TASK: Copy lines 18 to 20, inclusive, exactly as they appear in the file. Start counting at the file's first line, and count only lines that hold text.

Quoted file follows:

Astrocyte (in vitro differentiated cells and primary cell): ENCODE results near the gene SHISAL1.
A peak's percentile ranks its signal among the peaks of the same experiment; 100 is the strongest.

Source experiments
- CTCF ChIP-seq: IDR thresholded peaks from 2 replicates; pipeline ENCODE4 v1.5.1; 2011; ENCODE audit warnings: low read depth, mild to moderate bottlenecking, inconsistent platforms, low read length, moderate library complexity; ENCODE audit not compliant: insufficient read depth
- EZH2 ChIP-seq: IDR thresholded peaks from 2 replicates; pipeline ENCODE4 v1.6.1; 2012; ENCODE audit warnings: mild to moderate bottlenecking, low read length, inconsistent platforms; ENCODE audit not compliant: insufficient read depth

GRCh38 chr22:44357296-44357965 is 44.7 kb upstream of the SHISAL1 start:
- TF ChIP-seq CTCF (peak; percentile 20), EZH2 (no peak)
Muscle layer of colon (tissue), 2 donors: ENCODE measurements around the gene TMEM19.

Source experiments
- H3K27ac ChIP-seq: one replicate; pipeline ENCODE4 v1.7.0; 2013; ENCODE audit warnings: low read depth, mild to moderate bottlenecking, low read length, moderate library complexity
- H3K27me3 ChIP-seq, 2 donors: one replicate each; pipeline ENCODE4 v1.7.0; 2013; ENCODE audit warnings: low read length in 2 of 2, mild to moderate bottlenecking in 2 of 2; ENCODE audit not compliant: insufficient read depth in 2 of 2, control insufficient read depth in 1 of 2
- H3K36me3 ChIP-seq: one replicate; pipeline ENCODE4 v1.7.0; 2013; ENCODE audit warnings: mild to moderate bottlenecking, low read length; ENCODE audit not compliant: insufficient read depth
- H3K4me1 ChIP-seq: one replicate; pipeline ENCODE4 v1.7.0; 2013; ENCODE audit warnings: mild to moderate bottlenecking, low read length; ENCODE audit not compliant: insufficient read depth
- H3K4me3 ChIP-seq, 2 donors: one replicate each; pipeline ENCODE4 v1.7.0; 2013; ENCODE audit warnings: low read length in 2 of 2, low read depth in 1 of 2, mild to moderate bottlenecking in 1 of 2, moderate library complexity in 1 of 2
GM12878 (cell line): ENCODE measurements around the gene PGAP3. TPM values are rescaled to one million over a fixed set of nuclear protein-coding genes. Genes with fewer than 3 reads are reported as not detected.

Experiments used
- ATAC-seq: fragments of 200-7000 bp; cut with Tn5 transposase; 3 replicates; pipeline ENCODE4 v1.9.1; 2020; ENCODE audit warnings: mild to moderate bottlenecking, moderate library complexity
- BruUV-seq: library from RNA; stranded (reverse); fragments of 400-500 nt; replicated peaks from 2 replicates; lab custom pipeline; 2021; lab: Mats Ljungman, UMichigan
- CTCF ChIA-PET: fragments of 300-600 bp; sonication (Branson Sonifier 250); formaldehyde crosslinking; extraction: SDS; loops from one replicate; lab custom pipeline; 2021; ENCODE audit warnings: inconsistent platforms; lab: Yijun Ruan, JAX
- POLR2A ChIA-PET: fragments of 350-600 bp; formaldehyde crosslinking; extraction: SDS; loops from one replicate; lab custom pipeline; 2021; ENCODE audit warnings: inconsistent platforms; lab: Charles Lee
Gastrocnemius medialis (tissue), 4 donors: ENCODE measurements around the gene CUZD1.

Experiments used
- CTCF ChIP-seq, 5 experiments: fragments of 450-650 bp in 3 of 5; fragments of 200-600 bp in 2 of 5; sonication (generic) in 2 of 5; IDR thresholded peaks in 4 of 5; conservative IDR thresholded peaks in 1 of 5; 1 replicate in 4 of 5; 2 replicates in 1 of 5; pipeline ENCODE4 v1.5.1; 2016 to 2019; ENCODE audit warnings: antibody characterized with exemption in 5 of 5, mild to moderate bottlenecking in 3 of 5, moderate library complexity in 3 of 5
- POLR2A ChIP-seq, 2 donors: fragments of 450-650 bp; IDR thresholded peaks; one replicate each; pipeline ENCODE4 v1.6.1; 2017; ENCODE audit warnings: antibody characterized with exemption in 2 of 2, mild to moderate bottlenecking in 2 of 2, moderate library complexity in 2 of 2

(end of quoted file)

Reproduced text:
- BruUV-seq: library from RNA; stranded (reverse); fragments of 400-500 nt; replicated peaks from 2 replicates; lab custom pipeline; 2021; lab: Mats Ljungman, UMichigan
- CTCF ChIA-PET: fragments of 300-600 bp; sonication (Branson Sonifier 250); formaldehyde crosslinking; extraction: SDS; loops from one replicate; lab custom pipeline; 2021; ENCODE audit warnings: inconsistent platforms; lab: Yijun Ruan, JAX
- POLR2A ChIA-PET: fragments of 350-600 bp; formaldehyde crosslinking; extraction: SDS; loops from one replicate; lab custom pipeline; 2021; ENCODE audit warnings: inconsistent platforms; lab: Charles Lee